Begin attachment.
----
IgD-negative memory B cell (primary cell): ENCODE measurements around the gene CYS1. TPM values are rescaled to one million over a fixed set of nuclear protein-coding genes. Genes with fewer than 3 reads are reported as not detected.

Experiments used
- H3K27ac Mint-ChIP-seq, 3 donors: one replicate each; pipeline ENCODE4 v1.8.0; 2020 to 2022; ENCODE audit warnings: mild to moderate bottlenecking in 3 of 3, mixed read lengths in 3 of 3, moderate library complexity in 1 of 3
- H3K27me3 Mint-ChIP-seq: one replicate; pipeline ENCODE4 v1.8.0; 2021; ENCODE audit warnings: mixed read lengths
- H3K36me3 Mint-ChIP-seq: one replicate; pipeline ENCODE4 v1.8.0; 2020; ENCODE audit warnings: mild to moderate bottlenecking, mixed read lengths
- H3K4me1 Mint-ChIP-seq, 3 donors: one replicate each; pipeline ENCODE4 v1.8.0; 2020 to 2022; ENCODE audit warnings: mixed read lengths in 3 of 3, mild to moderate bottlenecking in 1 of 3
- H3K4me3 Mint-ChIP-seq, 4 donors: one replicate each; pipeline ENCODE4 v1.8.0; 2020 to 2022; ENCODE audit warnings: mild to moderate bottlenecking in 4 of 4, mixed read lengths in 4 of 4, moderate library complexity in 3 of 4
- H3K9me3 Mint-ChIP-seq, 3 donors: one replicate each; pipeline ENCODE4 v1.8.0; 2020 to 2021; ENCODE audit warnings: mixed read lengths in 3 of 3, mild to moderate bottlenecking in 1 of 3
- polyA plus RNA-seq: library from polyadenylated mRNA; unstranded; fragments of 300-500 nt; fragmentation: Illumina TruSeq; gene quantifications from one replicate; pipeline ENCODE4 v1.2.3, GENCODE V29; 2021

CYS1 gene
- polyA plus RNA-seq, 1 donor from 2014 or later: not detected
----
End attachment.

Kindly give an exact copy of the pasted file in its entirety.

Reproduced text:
IgD-negative memory B cell (primary cell): ENCODE measurements around the gene CYS1. TPM values are rescaled to one million over a fixed set of nuclear protein-coding genes. Genes with fewer than 3 reads are reported as not detected.

Experiments used
- H3K27ac Mint-ChIP-seq, 3 donors: one replicate each; pipeline ENCODE4 v1.8.0; 2020 to 2022; ENCODE audit warnings: mild to moderate bottlenecking in 3 of 3, mixed read lengths in 3 of 3, moderate library complexity in 1 of 3
- H3K27me3 Mint-ChIP-seq: one replicate; pipeline ENCODE4 v1.8.0; 2021; ENCODE audit warnings: mixed read lengths
- H3K36me3 Mint-ChIP-seq: one replicate; pipeline ENCODE4 v1.8.0; 2020; ENCODE audit warnings: mild to moderate bottlenecking, mixed read lengths
- H3K4me1 Mint-ChIP-seq, 3 donors: one replicate each; pipeline ENCODE4 v1.8.0; 2020 to 2022; ENCODE audit warnings: mixed read lengths in 3 of 3, mild to moderate bottlenecking in 1 of 3
- H3K4me3 Mint-ChIP-seq, 4 donors: one replicate each; pipeline ENCODE4 v1.8.0; 2020 to 2022; ENCODE audit warnings: mild to moderate bottlenecking in 4 of 4, mixed read lengths in 4 of 4, moderate library complexity in 3 of 4
- H3K9me3 Mint-ChIP-seq, 3 donors: one replicate each; pipeline ENCODE4 v1.8.0; 2020 to 2021; ENCODE audit warnings: mixed read lengths in 3 of 3, mild to moderate bottlenecking in 1 of 3
- polyA plus RNA-seq: library from polyadenylated mRNA; unstranded; fragments of 300-500 nt; fragmentation: Illumina TruSeq; gene quantifications from one replicate; pipeline ENCODE4 v1.2.3, GENCODE V29; 2021

CYS1 gene
- polyA plus RNA-seq, 1 donor from 2014 or later: not detected